Right-o. And again.

The bed’s legs had been weak, and I’d seen them break before. I hadn’t been paying attention at the time, but looking back to when Dolohov ripped it out from above me, I could see it in my peripheral. The legs were weak indeed, especially when yanked left or right. They’d been mended, but judging by the door and the makeshift workspace and the very little amount anyone here cared for my comfort, I guessed that it had been another crappy job.

Tossing my weight to the right again, I followed this time with a jerk back to the left. And the right again, and the left. The cot lifted at the edge this time, and touched back down with a thump. I kept going, sore in my back but squirming as I did nonetheless, and the bed was rocking, just as it had been supposed to. It felt like I’d done this before.

You probably have.

There was little time to chew this over — I was making a lot of noise and needed to make this quick. I wasn’t entirely aware that the legs had broken on the left side, at least, until I brought the structure down again and instead of a thump it was more like thump-snap-crash. Before too long, I’d wriggled the right legs to splinters as well.

In order to make my grand exit, I would need a wand, and I was pretty sure that Zabini had taken his when he left. That meant that right now it was more important to get myself moving, and armed. But with what? There were plenty of medical instruments on the table. I’d take one of them, shut the door, and somehow take down whatever wizard walked in. Assuming I could reach the table, that there would be a useable instrument, that only one wizard would enter, and that I could release myself quickly enough to not have the next assailant get me first. Right. I could do this.

How the hell was I supposed to stand?

Voices drifted in from the opposite side of the door, growing loud quickly. Whatever it was that had set off Zabini, it sure got to these people in a hurry.

“— just have to take the girl.” An unknown male. I ceased my hopeless wriggling, unsure of what to do.

“And leave behind all of my equipment? Are you sure this is necessary?” Zabini.

Their footsteps were loud and quick, drawing near. “Yeah. They’re pretty freaked about the whole situation. Rowle will be furious, not to mention Mulciber or Macnair.”

Their steps halted.

“Listen,” Zabini said, his voice so low I could barely hear him. “She’s not… full-access, is she? I mean, they’re trying to keep all this quiet…”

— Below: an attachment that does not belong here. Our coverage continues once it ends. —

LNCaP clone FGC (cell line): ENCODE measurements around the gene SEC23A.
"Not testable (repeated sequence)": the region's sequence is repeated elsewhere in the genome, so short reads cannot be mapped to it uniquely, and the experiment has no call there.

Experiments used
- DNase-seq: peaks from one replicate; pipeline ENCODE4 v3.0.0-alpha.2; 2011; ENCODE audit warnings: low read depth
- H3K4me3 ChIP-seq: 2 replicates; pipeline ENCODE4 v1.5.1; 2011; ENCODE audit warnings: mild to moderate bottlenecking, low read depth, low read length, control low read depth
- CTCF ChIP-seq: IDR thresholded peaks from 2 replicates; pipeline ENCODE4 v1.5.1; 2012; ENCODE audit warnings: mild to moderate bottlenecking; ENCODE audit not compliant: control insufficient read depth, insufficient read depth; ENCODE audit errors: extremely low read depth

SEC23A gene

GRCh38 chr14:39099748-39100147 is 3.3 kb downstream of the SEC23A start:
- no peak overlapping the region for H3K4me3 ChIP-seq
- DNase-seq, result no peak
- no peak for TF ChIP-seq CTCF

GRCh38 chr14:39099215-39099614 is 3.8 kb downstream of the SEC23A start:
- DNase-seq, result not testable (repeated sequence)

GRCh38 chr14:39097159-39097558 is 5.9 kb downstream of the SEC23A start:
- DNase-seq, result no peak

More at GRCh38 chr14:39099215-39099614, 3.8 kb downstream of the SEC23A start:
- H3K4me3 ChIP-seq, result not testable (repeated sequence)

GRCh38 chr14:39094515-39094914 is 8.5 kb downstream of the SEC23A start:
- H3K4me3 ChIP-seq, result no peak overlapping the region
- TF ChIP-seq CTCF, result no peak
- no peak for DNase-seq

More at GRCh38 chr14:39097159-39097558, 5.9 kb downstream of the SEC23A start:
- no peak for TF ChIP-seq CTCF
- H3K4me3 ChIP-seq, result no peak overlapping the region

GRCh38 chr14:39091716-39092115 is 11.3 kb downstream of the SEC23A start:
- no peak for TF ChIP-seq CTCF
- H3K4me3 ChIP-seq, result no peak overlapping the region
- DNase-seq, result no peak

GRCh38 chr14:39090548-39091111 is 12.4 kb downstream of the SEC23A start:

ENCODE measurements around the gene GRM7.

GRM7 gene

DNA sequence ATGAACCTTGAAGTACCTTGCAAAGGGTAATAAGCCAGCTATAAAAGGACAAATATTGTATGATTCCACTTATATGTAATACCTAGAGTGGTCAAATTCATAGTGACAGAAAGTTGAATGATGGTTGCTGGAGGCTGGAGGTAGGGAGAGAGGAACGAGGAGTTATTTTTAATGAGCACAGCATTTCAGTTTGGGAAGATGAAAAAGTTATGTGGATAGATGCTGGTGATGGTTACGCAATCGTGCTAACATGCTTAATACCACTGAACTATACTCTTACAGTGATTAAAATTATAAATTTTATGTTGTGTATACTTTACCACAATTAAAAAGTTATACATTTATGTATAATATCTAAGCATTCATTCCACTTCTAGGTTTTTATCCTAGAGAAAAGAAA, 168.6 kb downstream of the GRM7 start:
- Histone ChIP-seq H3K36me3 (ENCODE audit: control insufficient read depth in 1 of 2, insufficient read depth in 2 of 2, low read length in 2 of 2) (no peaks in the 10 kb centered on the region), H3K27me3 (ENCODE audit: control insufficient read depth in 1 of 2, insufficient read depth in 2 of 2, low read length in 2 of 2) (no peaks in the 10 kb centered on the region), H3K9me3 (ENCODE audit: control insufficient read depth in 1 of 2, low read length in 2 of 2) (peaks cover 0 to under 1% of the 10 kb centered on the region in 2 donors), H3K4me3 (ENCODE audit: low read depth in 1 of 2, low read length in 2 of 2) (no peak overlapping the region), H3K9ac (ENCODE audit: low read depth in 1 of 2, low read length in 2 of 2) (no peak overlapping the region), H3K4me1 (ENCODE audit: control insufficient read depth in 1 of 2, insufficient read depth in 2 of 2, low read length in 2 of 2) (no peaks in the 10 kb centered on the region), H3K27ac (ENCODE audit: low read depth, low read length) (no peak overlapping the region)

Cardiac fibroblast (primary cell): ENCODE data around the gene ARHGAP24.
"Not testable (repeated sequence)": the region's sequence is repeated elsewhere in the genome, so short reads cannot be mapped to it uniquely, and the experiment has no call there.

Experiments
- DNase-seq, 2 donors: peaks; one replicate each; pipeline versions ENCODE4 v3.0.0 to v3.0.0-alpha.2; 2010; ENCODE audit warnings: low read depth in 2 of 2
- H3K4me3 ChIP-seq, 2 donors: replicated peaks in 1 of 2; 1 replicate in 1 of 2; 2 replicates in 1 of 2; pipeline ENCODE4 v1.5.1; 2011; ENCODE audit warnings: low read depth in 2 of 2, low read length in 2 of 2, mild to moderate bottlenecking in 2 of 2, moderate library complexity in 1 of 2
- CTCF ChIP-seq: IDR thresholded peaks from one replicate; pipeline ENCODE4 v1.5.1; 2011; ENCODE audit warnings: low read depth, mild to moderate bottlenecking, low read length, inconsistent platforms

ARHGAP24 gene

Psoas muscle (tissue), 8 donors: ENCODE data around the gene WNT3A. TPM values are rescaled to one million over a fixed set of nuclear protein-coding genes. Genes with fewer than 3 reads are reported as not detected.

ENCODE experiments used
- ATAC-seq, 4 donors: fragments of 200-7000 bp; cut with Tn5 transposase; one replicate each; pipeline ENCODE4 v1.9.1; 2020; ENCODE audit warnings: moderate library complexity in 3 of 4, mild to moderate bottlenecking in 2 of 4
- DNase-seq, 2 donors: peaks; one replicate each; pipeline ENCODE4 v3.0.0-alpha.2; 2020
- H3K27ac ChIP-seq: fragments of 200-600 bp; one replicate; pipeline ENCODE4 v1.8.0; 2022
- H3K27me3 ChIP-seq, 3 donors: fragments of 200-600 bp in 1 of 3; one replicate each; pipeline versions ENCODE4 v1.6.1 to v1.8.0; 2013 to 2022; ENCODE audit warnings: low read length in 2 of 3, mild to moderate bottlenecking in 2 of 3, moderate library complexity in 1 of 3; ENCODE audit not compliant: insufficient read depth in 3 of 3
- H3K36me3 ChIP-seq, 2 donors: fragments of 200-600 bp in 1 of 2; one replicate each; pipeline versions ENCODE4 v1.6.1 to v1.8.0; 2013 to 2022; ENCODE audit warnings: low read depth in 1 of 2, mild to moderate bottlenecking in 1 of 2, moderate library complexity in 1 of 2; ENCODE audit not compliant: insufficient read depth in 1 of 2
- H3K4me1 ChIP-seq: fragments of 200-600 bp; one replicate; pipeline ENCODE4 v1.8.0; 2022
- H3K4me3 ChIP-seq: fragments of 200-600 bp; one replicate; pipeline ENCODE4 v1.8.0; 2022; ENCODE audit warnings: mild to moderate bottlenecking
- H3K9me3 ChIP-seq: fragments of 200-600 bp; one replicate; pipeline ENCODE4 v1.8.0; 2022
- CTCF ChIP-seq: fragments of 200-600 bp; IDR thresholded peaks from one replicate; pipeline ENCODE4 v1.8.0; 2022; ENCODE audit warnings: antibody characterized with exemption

“Well, she wasn’t,” answered the other, almost as quiet. “Then she screwed herself. We’ll worry about that later, right now we need to move.”

The door pushed open, revealing another man about the same age as Zabini, and a nearly identical build. He was pale with dark hair, and wore the cloak and boots of the others — the pair immediately stopped to stare at me as I lay on the floor, the previous legs of my cot now splintered and removed. They only paused for a second.

“I’ve only been gone for a minute,” Zabini explained, though his partner seemed to ignore this as he pulled out a wand and flicked it in my direction. My binds vanished, and I gasped at the sudden change.

“Get up,” he ordered, walking to my side. “Silencio.”

The man bent over and grabbed my good arm, yanking me to my feet, which collapsed under my weight after being asleep for so long. Zabini rushed to my opposite side, arguing about my health and progress, but I was too distracted by the lack of sound I could make to listen well.

They started walking, dragging me along.

“The portkey’s in the dining room,” the anonymous man explained. “We’ll go from there. Everyone should be present by now, which I guess means she is officially full-access.”

“Isn’t there another way?” asked my Healer from my other side. He’d struggled with attempting to help via my bad shoulder, and had settled with looping an arm around my waist and lifting awkwardly.

His friend (co-worker?) laughed. “Yeah. Stay behind with the brat. Get your arse hauled to Azkaban. What’s it to you, if they find her?”

“Nothing, nothing,” Zabini answered, quickly. “Just worried about that memory. That’s all, mate.”

The corridor turned, and we were approaching another door, this one heavy steel with a hardcore-appearing lock gracing its surface. As we neared, the door sprung open as though made of paper, and for the first time I could see exactly what I was up against.

There must have been at least twenty of them — twenty Death Eaters, all wearing black cloaks, and surrounding a very ornate oak table. This room was decorated for a king, complete with a massive marble fireplace and crystal chandelier. At our entrance, every head turned, and I found myself the subject of expressions ranging from surprise to casual interest to I don’t even care, just get us out of here.

They stared openly, and I stiffened at the sight of the nearest man.

I knew that face.

I know that face. ***
Author's Note: Hey there. So I just realized that I may not have copied the second chapter over correctly... I'll have some editing to do. But this chapter is fully finished, and I have two more ready to go.
I appreciate any feedback you can give me... at this point, posting chapter three, I have still not received any reviews, and I would very much like some. Thank you for your time.